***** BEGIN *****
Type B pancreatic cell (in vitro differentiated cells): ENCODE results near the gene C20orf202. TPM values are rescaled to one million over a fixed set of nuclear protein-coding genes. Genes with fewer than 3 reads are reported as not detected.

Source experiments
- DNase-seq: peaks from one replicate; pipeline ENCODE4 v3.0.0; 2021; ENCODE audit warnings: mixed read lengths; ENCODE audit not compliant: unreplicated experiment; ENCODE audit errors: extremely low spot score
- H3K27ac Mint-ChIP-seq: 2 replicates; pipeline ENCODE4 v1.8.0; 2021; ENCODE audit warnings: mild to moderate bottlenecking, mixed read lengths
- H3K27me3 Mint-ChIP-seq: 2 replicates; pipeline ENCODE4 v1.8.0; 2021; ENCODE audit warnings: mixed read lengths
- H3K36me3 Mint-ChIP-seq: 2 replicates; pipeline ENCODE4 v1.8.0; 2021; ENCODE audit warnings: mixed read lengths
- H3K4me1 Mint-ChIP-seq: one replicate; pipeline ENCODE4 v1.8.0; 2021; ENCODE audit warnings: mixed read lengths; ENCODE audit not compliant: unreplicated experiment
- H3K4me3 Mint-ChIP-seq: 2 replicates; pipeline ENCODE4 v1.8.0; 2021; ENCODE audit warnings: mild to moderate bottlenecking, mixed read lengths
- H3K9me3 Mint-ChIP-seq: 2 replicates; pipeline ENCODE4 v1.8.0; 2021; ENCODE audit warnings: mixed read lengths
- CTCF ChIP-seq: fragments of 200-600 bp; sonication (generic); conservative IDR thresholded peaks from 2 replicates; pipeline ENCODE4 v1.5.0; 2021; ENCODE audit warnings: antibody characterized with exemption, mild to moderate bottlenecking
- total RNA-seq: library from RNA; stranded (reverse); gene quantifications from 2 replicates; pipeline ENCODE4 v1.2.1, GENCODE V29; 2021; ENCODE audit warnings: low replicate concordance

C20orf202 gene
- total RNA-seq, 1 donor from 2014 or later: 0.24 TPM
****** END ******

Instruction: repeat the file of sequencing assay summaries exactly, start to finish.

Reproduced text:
Type B pancreatic cell (in vitro differentiated cells): ENCODE results near the gene C20orf202. TPM values are rescaled to one million over a fixed set of nuclear protein-coding genes. Genes with fewer than 3 reads are reported as not detected.

Source experiments
- DNase-seq: peaks from one replicate; pipeline ENCODE4 v3.0.0; 2021; ENCODE audit warnings: mixed read lengths; ENCODE audit not compliant: unreplicated experiment; ENCODE audit errors: extremely low spot score
- H3K27ac Mint-ChIP-seq: 2 replicates; pipeline ENCODE4 v1.8.0; 2021; ENCODE audit warnings: mild to moderate bottlenecking, mixed read lengths
- H3K27me3 Mint-ChIP-seq: 2 replicates; pipeline ENCODE4 v1.8.0; 2021; ENCODE audit warnings: mixed read lengths
- H3K36me3 Mint-ChIP-seq: 2 replicates; pipeline ENCODE4 v1.8.0; 2021; ENCODE audit warnings: mixed read lengths
- H3K4me1 Mint-ChIP-seq: one replicate; pipeline ENCODE4 v1.8.0; 2021; ENCODE audit warnings: mixed read lengths; ENCODE audit not compliant: unreplicated experiment
- H3K4me3 Mint-ChIP-seq: 2 replicates; pipeline ENCODE4 v1.8.0; 2021; ENCODE audit warnings: mild to moderate bottlenecking, mixed read lengths
- H3K9me3 Mint-ChIP-seq: 2 replicates; pipeline ENCODE4 v1.8.0; 2021; ENCODE audit warnings: mixed read lengths
- CTCF ChIP-seq: fragments of 200-600 bp; sonication (generic); conservative IDR thresholded peaks from 2 replicates; pipeline ENCODE4 v1.5.0; 2021; ENCODE audit warnings: antibody characterized with exemption, mild to moderate bottlenecking
- total RNA-seq: library from RNA; stranded (reverse); gene quantifications from 2 replicates; pipeline ENCODE4 v1.2.1, GENCODE V29; 2021; ENCODE audit warnings: low replicate concordance

C20orf202 gene
- total RNA-seq, 1 donor from 2014 or later: 0.24 TPM